Evidently, Missouri Attorney General Koster doesn’t understand either the term “graded” or the meaning of the word “except”, and is opting for redefining that word by putting a family’s livelihood on the line and moving forward with prosecution of Armand Bechard for selling his milk to individuals who want the product. Koster’s argument for pursuing a case against the Bechard’s is that he has gone back and read through the floor arguments from 1972 when the law was enacted in Missouri and believes that the legislators didn’t mean what they actually wrote into law. Koster has also consulted with the bureaucracy that is “in charge” of milk in Missouri, “The Milk Board”. Incidentally, the new chair of the Milk Board is also on the Green County Health Department and is driving the charges against the Bechard’s.
For years, the Milk Board has periodically threatened providers of fresh milk with fines and penalties if they continue to sell their product. Usually, the threats come after the Milk Board has made telephone calls to providers of milk listed on a Weston A. Price website called Real Milk. We are listed on that site, and from three weeks to two months prior to actions from the Milk Board instructing people to “cease and desist” or be fined for selling milk, we receive calls for milk from several hours away asking if we have milk for sale; and then I know something is about to happen. This is exactly what happened before the “sting” on the Bechard family occurred.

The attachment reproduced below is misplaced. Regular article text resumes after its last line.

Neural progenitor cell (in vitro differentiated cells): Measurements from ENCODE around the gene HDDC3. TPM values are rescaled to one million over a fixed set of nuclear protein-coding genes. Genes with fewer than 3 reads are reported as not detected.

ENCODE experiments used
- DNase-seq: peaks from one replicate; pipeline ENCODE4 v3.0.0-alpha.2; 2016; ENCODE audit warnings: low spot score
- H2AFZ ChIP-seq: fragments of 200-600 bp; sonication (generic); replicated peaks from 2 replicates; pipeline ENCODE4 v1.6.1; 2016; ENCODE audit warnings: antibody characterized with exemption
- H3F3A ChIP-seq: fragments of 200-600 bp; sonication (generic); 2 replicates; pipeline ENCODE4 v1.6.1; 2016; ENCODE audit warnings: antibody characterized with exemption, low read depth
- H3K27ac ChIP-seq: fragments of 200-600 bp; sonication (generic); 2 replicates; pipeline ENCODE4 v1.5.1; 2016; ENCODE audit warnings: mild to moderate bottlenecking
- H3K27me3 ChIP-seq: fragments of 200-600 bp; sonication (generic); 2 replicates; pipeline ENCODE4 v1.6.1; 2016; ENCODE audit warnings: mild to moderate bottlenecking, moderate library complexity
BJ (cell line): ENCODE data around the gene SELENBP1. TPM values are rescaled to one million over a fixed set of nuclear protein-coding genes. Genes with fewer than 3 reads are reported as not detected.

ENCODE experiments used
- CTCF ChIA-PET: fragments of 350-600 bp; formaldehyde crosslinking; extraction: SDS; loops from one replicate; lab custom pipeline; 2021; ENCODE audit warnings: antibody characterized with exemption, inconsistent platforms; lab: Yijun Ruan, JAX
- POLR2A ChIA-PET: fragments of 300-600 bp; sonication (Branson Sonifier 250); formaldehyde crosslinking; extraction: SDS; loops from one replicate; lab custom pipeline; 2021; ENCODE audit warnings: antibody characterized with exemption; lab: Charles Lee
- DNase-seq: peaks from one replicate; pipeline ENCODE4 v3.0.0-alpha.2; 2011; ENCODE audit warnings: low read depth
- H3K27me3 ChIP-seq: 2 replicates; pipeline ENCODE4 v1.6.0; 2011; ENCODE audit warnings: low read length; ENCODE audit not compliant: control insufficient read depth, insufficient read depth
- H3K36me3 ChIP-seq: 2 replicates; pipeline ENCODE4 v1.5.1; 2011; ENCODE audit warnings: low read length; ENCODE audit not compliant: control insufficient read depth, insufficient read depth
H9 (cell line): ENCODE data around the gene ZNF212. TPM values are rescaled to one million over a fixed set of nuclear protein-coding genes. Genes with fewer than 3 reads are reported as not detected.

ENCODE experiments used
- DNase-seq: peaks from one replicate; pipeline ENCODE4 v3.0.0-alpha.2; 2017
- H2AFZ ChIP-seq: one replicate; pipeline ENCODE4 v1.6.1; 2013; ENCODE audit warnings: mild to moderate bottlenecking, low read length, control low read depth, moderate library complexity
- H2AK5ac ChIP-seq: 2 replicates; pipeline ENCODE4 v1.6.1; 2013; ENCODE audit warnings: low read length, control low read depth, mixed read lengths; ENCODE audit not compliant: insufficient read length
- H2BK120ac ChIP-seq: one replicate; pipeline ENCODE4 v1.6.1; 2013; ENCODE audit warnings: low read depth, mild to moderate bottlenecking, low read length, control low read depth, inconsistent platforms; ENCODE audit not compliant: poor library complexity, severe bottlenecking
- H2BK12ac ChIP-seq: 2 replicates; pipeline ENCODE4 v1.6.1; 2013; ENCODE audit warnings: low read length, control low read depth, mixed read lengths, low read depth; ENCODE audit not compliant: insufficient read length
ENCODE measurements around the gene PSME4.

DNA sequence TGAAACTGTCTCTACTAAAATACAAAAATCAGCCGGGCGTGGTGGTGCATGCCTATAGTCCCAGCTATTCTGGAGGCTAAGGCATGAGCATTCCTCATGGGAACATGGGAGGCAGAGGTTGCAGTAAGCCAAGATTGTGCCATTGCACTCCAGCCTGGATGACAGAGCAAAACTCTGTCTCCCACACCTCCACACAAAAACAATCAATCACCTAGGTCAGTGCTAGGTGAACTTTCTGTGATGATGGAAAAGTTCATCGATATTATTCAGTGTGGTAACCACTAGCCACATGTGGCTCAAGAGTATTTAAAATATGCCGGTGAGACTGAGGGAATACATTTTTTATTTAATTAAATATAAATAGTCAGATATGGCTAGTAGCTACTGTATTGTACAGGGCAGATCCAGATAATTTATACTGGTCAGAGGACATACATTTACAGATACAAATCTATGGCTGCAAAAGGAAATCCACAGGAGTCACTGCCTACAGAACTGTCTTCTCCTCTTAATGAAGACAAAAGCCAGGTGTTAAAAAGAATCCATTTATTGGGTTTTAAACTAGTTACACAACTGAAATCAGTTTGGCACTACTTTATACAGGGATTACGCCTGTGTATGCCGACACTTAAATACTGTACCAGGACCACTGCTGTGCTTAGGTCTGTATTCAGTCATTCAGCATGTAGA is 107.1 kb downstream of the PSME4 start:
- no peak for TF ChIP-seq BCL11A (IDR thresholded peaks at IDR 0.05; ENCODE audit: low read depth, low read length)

In the two most recent state legislative sessions there has been a bill put forth to clarify that it is lawful for people to sell their milk to individuals for their own use. Both times, the Milk Board maintained that it wasn’t necessary and once they even wrote a letter for dissemination clarifying that it was indeed legal to sell milk from a farm directly to an individual.
Attorney General Koster asked the Bechard’s to sign a consent decree that states they will never deliver milk at a common pick up point again and instead will take all milk directly to the residence of the people wanting the milk. It also stipulates that the Bechard’s are guilty of violating state law and amounts to a confession of guilt.
Not too surprisingly, this wasn’t an appealing way to resolve the issue for the Bechard’s. We are talking about a product that is not stable in all temperatures and that needs to stay cool so it doesn’t go bad and breed bacteria. If they were to drop off product at residences, there is no telling how long the product could be without refrigeration. People do still work, and most families have both the husband and wife working, so the chances of meeting people at their homes when delivery is possible for all parties is small. The Bechard’s, like anyone in business, are interested in keeping their customers happy, so increasing the chances of sour milk on the doorstep isn’t an idea they want to entertain.
This case will begin in earnest this fall, and the availability of fresh milk in Missouri is dependent on the outcome of this State case against the Bechard’s.